New Orleans artist Lin Emery seeks to capture the energy inherent in nature in her kinetic sculpture. Not only does her iconography rely on natural shapes, but it is the forces of nature such as wind or water that set her sculptures in motion. Movement, or kinetic activity, whose aim is to express harmonic patterns visually, is the central element for Emery. The highly polished surfaces of her welded aluminum sculptures invite a dialogue between the industrial character of their construction and the organic connotations that the works evoke.
Although her sculptural forms are abstracted from nature, her work has always had a relationship to modern science and mathematics and chaos theory, which deals with the elements of predictability and unpredictability. Referring to these ideas, the English critic, Edward Lucie-Smith wrote "The motions made by her wind-powered sculptures are similarly unpredictable, within a given set of rules, in this case, being the actual form of the piece and how many moving elements it possesses. The constantly changing relationships of the different parts have an almost hypnotic effect, constantly teasing the eye, which can never quite guess what the next configuration will be... As one looks at them, the sculptures take on the qualities of living, growing, natural things." Emery begins each of her large-scale public sculptures with a scaled-down model. Rather than employing industrial fabricators to execute the final sculpture, she insists on hands-on-control of every stage of the process, working with her own crew. Her sculptures employ a new system of bearing assemblies that she developed in order to manipulate the elements so that they move freely and randomly in space.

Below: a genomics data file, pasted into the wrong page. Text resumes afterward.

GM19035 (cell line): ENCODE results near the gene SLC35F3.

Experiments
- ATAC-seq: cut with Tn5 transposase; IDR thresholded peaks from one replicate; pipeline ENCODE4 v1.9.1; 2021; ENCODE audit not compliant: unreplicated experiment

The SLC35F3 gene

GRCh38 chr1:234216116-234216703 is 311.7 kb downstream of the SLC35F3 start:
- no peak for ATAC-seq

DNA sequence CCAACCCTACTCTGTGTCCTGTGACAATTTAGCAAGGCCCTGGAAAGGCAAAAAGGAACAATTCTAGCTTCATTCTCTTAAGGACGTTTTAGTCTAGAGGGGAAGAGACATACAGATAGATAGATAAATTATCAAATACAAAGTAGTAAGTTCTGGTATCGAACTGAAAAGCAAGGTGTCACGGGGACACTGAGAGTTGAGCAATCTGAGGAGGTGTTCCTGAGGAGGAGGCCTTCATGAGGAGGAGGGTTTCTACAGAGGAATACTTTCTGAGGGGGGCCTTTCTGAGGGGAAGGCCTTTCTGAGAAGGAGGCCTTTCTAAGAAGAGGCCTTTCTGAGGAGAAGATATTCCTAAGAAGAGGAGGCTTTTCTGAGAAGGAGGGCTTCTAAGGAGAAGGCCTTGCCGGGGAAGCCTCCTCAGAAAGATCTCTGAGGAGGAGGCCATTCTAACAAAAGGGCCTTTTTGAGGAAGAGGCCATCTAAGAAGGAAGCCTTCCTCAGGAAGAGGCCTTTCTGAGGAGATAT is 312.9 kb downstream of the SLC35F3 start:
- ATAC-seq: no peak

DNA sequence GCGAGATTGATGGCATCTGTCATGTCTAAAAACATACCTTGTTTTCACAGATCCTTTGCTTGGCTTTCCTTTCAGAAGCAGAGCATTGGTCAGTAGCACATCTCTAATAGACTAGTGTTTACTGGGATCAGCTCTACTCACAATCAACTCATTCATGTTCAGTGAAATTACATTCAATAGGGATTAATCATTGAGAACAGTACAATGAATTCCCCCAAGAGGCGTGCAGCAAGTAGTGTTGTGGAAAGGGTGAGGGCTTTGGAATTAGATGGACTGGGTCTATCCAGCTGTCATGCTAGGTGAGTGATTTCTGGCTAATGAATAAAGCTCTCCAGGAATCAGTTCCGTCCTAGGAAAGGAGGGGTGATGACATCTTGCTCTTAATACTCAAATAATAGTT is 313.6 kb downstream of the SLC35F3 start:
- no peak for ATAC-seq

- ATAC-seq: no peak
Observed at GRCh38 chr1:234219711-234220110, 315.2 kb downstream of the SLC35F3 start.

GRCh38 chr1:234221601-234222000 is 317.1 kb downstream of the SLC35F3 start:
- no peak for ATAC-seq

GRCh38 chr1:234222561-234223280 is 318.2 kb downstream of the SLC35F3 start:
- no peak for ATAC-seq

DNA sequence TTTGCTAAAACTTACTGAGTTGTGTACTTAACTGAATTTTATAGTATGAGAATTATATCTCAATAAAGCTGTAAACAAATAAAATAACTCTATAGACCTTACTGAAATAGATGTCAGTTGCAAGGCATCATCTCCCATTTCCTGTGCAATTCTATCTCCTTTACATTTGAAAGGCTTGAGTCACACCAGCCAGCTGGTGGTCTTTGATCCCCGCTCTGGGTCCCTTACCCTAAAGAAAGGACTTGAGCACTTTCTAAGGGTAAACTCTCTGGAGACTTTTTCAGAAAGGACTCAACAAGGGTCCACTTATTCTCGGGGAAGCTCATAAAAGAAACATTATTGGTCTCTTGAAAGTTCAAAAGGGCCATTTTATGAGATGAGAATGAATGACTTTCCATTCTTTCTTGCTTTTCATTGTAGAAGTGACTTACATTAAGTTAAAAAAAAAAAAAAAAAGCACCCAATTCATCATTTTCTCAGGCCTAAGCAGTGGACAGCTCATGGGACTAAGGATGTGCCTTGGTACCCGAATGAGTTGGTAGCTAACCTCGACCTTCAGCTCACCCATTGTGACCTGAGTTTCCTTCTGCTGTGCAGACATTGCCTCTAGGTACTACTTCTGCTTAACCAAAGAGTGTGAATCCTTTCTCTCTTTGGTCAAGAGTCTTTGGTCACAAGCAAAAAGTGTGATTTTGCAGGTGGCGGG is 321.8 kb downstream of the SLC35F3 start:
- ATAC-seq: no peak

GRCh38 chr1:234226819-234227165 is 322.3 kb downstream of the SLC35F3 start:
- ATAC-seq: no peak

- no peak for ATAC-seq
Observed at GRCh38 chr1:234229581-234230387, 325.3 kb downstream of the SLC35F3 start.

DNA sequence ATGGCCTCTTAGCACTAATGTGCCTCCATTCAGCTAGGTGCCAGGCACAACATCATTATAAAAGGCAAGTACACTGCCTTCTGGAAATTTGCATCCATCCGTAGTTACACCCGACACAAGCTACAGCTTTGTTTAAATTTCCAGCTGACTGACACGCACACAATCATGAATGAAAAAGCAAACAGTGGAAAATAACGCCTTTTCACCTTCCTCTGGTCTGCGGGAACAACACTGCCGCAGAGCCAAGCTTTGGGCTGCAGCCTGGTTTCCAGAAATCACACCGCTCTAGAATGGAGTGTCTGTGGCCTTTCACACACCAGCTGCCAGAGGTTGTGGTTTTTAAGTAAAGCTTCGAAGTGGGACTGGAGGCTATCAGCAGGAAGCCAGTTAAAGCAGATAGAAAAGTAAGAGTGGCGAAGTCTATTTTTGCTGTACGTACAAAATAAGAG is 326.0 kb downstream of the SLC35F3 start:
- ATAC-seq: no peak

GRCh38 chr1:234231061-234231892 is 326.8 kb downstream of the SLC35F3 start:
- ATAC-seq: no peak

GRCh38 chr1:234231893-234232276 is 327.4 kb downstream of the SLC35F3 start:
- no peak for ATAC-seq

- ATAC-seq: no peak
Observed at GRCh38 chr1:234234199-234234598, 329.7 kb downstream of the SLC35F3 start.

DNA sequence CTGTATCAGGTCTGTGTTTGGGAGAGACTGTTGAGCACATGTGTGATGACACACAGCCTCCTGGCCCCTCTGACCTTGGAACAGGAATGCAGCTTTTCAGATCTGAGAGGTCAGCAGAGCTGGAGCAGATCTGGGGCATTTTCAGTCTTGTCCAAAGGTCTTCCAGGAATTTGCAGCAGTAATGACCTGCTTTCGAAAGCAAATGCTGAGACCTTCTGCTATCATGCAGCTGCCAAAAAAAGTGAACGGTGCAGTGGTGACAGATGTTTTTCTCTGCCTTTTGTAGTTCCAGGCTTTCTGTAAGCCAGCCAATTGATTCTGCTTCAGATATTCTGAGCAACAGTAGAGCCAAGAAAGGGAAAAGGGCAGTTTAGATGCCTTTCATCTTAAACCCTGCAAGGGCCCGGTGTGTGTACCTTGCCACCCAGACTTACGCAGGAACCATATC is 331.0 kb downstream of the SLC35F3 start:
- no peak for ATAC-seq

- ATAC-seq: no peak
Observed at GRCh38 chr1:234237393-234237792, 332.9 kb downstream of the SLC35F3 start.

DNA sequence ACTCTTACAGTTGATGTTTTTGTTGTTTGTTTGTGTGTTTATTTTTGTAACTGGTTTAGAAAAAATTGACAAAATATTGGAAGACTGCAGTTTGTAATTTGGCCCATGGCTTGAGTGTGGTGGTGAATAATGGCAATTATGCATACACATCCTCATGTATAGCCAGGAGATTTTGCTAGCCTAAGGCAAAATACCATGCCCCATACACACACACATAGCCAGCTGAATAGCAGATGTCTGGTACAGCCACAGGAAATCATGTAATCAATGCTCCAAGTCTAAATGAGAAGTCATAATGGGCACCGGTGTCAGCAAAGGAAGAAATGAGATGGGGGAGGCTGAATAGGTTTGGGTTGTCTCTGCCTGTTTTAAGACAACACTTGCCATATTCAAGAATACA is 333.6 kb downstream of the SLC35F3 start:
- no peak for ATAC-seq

In 1996 Lin Emery had an acclaimed comprehensive retrospective exhibition at the New Orleans Museum of Art. In 1997 her 10 meter kinetic sculpture commissioned for the Osaka Dome, Japan, was awarded the Osaka Grand Prize for Public Sculpture. Her work is in many major public and corporate collections in the United States, as well as the Far East and Europe.